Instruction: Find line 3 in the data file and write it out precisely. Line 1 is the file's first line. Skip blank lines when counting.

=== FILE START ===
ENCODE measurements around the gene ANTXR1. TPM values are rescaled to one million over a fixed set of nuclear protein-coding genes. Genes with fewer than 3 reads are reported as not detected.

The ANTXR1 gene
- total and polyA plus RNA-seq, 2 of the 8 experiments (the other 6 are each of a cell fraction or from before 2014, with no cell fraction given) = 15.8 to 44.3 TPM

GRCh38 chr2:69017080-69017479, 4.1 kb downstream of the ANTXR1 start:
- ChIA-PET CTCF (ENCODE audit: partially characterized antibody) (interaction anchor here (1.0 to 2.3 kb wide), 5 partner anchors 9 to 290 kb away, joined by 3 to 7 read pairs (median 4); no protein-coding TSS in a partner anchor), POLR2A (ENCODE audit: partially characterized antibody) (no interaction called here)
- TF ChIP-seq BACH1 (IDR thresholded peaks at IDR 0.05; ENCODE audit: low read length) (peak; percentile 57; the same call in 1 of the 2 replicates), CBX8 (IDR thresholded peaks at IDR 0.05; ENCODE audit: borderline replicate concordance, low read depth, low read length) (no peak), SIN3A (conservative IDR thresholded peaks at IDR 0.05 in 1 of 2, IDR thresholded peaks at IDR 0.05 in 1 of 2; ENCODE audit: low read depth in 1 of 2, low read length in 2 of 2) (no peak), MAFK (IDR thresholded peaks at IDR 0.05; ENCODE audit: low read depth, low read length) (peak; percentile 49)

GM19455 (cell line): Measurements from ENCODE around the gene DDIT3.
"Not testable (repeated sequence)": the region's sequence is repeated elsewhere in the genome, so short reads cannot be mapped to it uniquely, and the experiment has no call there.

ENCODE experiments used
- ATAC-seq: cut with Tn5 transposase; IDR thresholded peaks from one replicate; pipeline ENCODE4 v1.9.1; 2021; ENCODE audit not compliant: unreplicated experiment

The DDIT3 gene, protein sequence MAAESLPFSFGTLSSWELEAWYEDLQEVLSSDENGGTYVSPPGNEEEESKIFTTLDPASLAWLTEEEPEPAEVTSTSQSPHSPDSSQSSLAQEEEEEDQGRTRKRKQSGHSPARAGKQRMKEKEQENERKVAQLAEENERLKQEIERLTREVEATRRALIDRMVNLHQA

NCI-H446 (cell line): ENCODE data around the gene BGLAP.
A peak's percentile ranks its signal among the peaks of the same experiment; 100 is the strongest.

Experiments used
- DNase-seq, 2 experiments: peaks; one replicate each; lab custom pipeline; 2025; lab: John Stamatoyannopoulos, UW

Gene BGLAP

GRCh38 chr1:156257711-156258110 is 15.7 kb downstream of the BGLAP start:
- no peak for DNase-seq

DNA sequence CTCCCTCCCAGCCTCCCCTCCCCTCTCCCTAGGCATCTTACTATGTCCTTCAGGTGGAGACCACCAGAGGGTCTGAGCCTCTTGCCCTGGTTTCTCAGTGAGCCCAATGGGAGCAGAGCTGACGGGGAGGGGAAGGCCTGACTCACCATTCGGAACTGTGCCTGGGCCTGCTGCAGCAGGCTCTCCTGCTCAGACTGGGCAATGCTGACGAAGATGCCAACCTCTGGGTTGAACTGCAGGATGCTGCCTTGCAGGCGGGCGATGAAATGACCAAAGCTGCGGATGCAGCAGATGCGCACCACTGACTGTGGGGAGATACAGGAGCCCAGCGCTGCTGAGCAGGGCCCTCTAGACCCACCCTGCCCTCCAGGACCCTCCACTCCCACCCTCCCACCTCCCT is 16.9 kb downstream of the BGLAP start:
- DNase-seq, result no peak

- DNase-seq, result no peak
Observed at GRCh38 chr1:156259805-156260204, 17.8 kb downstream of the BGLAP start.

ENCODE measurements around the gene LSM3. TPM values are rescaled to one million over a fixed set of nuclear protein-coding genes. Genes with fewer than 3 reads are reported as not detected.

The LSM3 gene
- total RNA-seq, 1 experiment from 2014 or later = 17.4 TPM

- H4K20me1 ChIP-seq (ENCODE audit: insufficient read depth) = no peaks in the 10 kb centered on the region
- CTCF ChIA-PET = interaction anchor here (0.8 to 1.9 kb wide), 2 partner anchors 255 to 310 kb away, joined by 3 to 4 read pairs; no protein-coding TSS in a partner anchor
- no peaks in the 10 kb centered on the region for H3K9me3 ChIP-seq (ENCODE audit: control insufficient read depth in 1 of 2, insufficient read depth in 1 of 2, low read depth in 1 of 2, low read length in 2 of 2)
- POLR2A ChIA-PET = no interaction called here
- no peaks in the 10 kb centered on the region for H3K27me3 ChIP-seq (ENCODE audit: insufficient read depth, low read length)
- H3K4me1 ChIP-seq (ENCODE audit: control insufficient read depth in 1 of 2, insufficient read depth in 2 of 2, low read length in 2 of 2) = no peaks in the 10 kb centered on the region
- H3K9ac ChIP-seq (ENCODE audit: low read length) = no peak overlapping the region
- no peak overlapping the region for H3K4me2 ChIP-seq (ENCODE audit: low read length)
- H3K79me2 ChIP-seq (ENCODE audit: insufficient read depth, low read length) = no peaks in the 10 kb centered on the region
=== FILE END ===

- total and polyA plus RNA-seq, 2 of the 8 experiments (the other 6 are each of a cell fraction or from before 2014, with no cell fraction given) = 15.8 to 44.3 TPM